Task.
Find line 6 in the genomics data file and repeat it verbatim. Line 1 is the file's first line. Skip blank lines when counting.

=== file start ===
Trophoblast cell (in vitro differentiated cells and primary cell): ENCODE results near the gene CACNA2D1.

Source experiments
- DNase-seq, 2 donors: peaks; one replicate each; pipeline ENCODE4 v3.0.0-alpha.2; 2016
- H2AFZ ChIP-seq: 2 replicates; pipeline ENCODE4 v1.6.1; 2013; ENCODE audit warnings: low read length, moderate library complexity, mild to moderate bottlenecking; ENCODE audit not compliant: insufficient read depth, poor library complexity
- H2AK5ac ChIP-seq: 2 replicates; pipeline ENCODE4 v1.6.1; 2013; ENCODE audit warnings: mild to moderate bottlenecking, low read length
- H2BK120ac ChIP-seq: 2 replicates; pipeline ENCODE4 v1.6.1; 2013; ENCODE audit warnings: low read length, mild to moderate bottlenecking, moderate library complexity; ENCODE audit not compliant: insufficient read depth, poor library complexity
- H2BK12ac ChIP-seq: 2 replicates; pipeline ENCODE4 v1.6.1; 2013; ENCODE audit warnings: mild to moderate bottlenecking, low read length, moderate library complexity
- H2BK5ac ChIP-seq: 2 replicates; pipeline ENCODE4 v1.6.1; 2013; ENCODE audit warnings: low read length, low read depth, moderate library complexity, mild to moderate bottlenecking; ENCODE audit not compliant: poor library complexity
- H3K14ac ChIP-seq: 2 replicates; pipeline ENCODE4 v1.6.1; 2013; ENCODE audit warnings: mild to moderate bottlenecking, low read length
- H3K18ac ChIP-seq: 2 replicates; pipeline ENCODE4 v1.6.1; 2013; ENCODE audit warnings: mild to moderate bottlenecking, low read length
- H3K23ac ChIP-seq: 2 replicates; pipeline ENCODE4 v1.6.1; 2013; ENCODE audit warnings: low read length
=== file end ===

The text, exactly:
- H2BK120ac ChIP-seq: 2 replicates; pipeline ENCODE4 v1.6.1; 2013; ENCODE audit warnings: low read length, mild to moderate bottlenecking, moderate library complexity; ENCODE audit not compliant: insufficient read depth, poor library complexity